With Seattle's eviction moratorium due to lift at the end of March, Councilmember Kshama Sawant is drawing up legislation to guarantee Seattle tenants the right to counsel in eviction proceedings.
Sawant wants to extend the moratorium until at least the end of 2021 to give renters a chance to catch their breath and maybe try to catch up on rent, but because catching up on months and months of backlogged rent won’t be possible for many, she's adding in right-to-counsel legislation as additional protection.
"This could be a human catastrophe on a scale we haven’t seen since the 1930s," Sawant said during her sustainability and renters’ rights committee this week.
Right now, Seattle tenants don't have a guaranteed right to a lawyer during eviction proceedings, even though we yelled about it on Slog years ago. No one ever listens, smh.
“We know that only 8% of Washingtonian tenants actually have legal representation in their eviction cases,” Lydia Rubenstein from Plymouth Healing Communities told Sawant’s committee.
“This is often why landlords are able to get away with evicting people for amounts of money such as $2, this is why we have to pass right to counsel,” Rubenstein said.
Eviction proceedings happen quickly, faster than most cases, said Edmund Witter with the King County Bar Association’s Housing Justice Project (HJP). People are shocked to find themselves without a home after one hearing, barely having had a chance to speak up.
In a 2017 report called “Losing Home,” the HJP found that Seattle tenants with legal representation “were about twice as likely to remain in their homes” compared to those without representation.
"Oftentimes we see tenants who are being evicted because of owing small amounts of money, [or because they] didn't understand the legal process—which is overly complicated—or they had other barriers," Witter told the Stranger.
These cases usually result in default judgments from the court. When a tenant doesn't respond to a landlord's complaint in a timely manner, or at all, judges will usually grant the landlord a win in the case. Over half of eviction proceedings end this way, according to Witter. Lawyers can still help reverse those decisions, but "it's not easy," Witter said. Neither is access to lawyers.
Seattle currently spends $605,000 of its budget on eviction protection. Around $200,000 of that goes to the HJP, which is responsible for managing around 90% of eviction defense in the city. But the HJP is underfunded, and it only has eight attorneys to handle the current eviction caseload in the city.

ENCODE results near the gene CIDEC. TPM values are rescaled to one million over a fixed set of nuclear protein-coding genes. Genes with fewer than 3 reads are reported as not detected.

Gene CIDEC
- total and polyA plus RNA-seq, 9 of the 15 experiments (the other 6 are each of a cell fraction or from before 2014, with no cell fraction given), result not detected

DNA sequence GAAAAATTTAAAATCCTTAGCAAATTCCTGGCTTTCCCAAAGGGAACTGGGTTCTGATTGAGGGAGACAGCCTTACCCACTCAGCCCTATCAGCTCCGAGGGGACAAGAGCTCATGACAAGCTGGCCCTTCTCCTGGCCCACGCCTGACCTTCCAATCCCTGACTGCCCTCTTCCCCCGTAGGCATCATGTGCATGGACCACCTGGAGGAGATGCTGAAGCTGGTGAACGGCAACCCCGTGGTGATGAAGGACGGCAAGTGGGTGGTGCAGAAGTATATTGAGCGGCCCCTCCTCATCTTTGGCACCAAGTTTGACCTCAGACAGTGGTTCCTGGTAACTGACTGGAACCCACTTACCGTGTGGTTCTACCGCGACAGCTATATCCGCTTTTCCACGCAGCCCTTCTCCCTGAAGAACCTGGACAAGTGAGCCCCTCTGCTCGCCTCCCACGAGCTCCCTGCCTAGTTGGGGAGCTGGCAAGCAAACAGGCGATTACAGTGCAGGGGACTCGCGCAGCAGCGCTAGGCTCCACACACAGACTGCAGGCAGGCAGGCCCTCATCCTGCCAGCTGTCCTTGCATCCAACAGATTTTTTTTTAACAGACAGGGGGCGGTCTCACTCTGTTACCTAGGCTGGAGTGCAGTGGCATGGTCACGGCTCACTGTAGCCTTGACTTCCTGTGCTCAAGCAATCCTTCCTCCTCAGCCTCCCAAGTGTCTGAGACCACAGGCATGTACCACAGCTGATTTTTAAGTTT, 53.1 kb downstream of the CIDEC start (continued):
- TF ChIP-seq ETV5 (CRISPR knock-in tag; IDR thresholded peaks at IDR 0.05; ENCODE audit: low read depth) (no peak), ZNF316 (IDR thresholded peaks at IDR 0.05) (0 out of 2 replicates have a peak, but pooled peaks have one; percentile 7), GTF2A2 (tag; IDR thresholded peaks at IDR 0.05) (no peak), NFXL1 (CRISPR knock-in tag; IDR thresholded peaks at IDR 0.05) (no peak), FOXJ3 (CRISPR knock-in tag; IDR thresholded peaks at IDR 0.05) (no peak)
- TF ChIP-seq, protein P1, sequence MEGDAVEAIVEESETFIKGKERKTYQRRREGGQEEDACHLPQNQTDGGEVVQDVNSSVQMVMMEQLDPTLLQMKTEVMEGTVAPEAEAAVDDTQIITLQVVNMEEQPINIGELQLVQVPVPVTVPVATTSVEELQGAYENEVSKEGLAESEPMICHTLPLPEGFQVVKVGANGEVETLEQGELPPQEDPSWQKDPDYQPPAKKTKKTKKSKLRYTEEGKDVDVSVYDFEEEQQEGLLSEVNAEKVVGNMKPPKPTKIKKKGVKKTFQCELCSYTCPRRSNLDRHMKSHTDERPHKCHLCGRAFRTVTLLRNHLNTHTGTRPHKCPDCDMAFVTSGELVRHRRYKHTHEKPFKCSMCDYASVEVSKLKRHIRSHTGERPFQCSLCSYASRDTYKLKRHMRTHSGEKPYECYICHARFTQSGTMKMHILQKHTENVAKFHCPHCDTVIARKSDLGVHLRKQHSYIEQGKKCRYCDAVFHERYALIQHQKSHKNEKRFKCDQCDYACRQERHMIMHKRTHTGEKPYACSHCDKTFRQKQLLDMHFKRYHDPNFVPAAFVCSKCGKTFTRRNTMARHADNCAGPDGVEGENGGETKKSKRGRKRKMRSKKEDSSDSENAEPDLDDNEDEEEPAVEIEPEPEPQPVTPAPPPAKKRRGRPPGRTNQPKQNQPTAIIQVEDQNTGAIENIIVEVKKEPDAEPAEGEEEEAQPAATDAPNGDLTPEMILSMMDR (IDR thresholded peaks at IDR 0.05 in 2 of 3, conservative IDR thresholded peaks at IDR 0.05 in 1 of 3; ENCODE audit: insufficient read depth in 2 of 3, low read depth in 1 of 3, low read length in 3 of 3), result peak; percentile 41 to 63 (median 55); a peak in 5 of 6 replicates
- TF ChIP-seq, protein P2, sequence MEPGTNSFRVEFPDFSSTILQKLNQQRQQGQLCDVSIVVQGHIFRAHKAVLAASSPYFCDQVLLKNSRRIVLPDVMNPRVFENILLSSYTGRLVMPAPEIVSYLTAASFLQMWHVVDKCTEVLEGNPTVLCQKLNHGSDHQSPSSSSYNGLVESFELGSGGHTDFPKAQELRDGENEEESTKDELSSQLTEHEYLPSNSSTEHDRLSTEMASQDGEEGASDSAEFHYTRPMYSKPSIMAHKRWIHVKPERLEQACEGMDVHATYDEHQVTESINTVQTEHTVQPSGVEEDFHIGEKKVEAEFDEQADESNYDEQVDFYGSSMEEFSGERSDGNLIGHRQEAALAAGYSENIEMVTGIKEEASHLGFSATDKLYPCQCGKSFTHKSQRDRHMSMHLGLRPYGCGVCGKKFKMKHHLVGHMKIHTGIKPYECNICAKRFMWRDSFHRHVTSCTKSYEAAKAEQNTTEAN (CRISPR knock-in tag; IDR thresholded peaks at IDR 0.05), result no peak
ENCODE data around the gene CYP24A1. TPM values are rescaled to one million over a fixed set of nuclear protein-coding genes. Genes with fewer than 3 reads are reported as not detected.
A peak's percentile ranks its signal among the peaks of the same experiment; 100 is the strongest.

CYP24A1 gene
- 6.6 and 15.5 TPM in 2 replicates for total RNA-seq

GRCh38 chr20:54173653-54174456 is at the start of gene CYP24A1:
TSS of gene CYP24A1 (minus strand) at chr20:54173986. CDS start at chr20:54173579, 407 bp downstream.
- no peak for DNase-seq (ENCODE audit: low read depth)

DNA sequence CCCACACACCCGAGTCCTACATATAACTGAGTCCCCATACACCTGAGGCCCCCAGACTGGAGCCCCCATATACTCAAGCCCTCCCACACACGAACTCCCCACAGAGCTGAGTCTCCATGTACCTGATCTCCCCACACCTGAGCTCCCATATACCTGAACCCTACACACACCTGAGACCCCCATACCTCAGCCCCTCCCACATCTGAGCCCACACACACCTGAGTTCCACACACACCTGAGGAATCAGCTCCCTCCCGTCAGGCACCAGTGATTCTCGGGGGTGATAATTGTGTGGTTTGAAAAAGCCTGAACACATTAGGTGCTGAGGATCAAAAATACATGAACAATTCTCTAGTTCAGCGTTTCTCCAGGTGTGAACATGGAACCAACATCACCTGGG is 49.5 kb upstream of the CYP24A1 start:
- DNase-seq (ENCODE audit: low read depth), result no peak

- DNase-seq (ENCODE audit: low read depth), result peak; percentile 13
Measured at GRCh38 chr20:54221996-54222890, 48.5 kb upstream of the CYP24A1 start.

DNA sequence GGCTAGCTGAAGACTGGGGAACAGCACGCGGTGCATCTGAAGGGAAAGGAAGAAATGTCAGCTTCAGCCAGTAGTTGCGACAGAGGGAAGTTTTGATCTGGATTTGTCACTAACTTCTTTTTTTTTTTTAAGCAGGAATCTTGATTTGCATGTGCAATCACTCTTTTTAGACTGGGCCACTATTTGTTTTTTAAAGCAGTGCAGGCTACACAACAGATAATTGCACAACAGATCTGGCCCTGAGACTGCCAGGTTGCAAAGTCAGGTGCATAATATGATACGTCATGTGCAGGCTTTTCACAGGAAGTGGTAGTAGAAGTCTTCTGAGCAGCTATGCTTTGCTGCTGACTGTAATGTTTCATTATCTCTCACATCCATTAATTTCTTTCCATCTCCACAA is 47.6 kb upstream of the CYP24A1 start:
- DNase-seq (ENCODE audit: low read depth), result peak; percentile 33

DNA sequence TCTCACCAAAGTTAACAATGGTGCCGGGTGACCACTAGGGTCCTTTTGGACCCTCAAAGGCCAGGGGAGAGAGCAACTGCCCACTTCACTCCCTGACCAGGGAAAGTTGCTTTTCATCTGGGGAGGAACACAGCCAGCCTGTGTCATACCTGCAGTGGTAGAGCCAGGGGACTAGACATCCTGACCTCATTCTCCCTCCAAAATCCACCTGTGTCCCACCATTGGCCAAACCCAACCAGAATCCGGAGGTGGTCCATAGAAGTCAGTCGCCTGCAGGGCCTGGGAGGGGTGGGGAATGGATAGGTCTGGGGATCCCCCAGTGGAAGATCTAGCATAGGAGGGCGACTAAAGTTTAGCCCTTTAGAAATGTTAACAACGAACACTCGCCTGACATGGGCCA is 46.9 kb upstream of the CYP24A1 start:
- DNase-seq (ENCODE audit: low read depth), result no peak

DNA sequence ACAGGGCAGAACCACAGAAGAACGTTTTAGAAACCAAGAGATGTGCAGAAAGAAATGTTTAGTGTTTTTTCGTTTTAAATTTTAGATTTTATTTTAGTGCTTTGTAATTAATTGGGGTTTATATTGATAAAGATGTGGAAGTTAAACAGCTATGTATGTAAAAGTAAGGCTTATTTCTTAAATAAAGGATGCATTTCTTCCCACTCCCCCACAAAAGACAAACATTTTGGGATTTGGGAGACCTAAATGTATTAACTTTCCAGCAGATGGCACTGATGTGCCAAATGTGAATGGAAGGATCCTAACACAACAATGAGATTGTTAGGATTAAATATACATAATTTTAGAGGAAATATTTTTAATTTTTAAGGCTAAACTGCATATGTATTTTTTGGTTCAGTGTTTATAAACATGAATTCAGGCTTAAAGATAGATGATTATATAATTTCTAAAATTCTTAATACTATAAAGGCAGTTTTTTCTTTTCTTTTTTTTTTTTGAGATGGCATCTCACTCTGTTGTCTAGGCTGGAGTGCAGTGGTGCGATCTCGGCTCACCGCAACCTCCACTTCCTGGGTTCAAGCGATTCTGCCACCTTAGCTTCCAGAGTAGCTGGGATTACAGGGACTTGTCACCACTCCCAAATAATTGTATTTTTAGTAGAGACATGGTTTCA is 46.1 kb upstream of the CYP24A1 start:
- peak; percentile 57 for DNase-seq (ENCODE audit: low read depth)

In 2020, the HJP handled 2,282 cases, Witter said. While the organization can use pro-bono attorneys to help with that work, “there’s a limit to that,” Witter wrote in an email. Many cases slip through the cracks because HJP just doesn’t have the capacity.
“At the moment,” Witter said, “we aren't keeping up by any means.” And that’s before the impending “tsunami” of evictions crashes down on Seattle.
Before 2021, only around ten cities in the nation had a right to counsel in place. Since New York City passed a version of the law in 2013, 86% of tenants represented by counsel stayed in their homes, according to a report presented to the committee by John Pollock at the National Coalition for a Civil Right to Counsel.
"We really are seeing an incredible groundswell on this issue," Pollock said. Across the country, cities and states from Cincinnati and Detroit to New Jersey and are considering passing this kind of policy. In the Washington state legislature, this year Sen. Patty Kuderer introduced a big renter protection bill that also includes a right to counsel.
In Seattle, the bill is still a draft, so the council needs to hash out details around the legislation such as whether it should require some sort of means test, how much it will cost the city, and how it will function. For instance, a nonprofit could contract with the city, or the City Attorney's Office could take on the issue.
The eviction moratorium will likely be renewed again, but, at some point, all of that rent is going to come due and no $600 or $1,400 stimulus check is going to be enough to chip away at that debt.
"We want to make sure that someone has adequate representation, and make sure that their needs are met," Witter said during the committee meeting, "because right now, I'm not sure that the court is prepared to handle it."